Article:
3 Ways to Improve Agile With Design Thinking
August 1, 2019 | Design Thinking
by ExperiencePoint

3 Ways to Improve Agile With Design ThinkingWe’ve talked a lot in The Prototype Blog about the many similarities (and differences) between agile and design thinking. Both of these innovation frameworks put customer needs at the center of design decisions; both take a rapid-fire iterative approach to testing and improving on big ideas; and both have been proven to deliver measurable business benefits.

But where agile recognizes the need for customer feedback as an important element of good design, design thinking takes it further by teaching teams exactly how to listen to customers, ask the right questions, and capture feedback that points them toward the right problems to solve. That’s one of the reasons executives rank design thinking as the best framework for creating innovative products (beating out agile and other innovation methods.)

When agile teams integrate the design thinking strategies outlined below, it can help them improve their agile methods, and give them the edge they need to deliver even better, faster, and more profitable projects.

Start With The Customer, Not The Problem.

Agile methods put a lot of emphasis on gathering customer feedback at key milestones throughout the project. But these feedback loops often start too late in the process, or are so structured that stakeholders don’t have the freedom to share their real opinions. When you present a customer with an idea and then ask them what they think, it prevents them from pointing out all the ideas you never thought of, or the things they want in your product but don’t know how to articulate. Instead, before even coming up with an idea for a new product, spend time watching how end users use their current product or workflow so you can identify hidden pain points they may not even be aware of. If you are going to talk to them, ask open-ended questions that let them tell you what they want, rather than explaining your idea and why it will totally meet their needs. If you make this time upfront to quietly listen you will be amazed by the inspirations that emerge. These customer-driven insights will help you choose the right problem to solve and give you a framework for solving it.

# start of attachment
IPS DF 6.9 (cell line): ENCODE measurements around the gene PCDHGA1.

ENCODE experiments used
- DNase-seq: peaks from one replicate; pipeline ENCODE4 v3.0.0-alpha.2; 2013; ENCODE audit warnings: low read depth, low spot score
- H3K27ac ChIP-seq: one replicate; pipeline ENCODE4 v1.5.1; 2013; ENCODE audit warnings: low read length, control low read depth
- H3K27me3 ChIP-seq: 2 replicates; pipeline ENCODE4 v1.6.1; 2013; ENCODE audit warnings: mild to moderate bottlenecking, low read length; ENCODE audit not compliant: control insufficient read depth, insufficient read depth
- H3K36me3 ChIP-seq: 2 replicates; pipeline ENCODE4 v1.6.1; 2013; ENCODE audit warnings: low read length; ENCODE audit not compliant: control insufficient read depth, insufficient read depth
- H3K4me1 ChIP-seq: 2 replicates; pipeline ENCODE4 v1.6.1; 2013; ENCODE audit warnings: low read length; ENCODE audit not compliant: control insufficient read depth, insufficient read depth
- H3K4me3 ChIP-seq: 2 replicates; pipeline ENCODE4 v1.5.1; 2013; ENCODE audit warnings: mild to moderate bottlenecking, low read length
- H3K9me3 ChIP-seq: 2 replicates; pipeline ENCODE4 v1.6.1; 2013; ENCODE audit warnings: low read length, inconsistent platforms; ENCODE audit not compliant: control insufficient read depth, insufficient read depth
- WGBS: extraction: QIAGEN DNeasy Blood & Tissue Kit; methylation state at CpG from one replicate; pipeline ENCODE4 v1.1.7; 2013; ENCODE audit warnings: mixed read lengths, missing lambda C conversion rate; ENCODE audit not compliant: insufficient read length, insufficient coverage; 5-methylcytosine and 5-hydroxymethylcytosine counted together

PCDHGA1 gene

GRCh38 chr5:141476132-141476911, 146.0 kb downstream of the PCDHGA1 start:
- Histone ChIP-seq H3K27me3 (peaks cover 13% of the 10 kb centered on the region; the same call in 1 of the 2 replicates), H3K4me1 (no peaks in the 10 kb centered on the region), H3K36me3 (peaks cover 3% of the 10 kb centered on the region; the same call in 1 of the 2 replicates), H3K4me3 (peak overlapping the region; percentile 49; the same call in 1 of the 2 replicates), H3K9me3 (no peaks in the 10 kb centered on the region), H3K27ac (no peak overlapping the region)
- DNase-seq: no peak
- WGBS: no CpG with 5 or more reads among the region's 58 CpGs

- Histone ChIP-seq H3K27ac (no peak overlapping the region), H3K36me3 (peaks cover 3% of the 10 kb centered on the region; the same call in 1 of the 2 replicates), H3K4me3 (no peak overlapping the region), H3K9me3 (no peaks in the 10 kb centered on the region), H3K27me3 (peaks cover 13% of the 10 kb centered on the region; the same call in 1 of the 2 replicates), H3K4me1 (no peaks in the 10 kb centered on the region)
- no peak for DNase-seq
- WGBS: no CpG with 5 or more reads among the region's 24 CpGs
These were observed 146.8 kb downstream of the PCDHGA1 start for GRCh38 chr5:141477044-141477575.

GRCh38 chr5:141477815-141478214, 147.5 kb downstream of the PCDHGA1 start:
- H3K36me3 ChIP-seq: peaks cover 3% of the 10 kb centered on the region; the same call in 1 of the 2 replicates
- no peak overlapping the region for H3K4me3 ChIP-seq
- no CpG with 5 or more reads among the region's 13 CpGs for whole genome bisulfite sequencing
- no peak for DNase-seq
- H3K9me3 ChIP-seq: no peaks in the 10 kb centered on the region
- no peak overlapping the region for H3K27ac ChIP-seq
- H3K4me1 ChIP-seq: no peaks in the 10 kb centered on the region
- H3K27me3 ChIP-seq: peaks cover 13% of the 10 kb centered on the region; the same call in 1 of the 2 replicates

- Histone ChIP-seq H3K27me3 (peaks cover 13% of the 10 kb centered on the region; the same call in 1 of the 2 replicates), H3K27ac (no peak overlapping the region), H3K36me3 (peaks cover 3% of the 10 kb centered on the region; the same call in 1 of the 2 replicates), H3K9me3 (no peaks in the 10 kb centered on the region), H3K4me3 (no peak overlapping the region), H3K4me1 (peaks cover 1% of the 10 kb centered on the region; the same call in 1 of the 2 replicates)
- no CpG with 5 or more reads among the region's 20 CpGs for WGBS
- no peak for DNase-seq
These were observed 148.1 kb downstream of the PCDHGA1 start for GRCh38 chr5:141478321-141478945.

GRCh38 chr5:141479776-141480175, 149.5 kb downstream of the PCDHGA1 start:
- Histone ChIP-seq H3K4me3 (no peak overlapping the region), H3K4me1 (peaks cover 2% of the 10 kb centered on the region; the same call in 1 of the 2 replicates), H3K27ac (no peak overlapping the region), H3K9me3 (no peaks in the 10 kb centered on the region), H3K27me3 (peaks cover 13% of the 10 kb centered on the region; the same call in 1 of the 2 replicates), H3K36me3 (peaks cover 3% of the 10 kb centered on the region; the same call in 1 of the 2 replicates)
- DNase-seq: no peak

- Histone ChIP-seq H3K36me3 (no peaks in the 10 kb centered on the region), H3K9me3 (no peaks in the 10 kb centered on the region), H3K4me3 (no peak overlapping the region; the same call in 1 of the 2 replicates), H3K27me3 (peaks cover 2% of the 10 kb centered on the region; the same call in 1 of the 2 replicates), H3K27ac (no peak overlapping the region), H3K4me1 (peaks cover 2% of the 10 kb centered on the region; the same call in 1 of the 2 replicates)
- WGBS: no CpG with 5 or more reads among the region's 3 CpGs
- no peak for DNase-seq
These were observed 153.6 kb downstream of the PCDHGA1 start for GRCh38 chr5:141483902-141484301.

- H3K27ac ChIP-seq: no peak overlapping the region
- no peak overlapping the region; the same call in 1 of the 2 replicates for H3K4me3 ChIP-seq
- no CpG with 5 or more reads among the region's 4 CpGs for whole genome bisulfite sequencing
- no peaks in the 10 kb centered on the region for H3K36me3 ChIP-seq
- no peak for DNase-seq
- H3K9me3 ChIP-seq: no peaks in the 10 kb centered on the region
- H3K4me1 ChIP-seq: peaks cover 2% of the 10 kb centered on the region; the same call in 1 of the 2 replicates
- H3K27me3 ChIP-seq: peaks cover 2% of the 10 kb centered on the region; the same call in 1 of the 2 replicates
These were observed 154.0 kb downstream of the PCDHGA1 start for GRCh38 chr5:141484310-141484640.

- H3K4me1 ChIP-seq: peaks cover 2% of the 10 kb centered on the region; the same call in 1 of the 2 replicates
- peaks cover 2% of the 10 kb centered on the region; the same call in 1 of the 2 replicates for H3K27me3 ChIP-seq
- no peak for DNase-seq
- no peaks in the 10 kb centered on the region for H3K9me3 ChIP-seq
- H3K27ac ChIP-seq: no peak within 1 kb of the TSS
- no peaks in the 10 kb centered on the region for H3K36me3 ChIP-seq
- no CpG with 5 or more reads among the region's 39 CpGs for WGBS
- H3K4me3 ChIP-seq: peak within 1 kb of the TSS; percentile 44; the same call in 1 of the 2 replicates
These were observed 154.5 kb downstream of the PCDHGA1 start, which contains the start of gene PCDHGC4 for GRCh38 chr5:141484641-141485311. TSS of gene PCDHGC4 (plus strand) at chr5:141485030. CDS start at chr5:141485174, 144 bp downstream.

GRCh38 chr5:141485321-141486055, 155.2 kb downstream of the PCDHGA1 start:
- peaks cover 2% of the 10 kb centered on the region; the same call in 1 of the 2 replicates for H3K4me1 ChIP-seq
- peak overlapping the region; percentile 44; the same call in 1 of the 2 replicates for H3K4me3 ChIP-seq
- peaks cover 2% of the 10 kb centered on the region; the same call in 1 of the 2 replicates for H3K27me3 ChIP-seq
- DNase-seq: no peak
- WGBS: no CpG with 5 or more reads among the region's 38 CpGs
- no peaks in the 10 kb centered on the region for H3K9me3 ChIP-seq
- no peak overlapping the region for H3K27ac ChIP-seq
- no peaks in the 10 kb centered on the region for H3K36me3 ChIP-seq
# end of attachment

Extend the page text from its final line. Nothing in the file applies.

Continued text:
Watch And Listen.

Once you have a basic prototype to test, go back to end users and listen once again. Give them only the most basic instructions on what your design is and how it works, and then watch what they do. Are they using it the way you imagined? Are they searching for buttons that aren’t where they should be? Are they scrolling for information that you didn’t think was important or ignoring data you thought they needed? Quietly observing is the best way for agile teams to uncover what customers really think of their iterative designs, and to figure out where they’ve gone wrong.

Talk to People Who Hate Your Product.

One of the most effective strategies in design thinking is listening to extreme users. These are the customers at the extreme ends of your customer population spectrum — the ardent fans and the relentless critics. Both groups can tell you things about what makes your current product line-up great and horrible, and can help you uncover hidden opportunities that mainstream users wouldn’t think of. Agile teams tend to ignore these extreme customers in their feedback loops, turning instead to a core group of mainstream users, or stakeholders intent on getting the project done. While these core users can tick the feedback box, they don’t tend to deliver the most unexpected insights. If you want brutally honest feedback, talk to people who hate what you do. They won’t hold back and their insights just may inspire you to do better.


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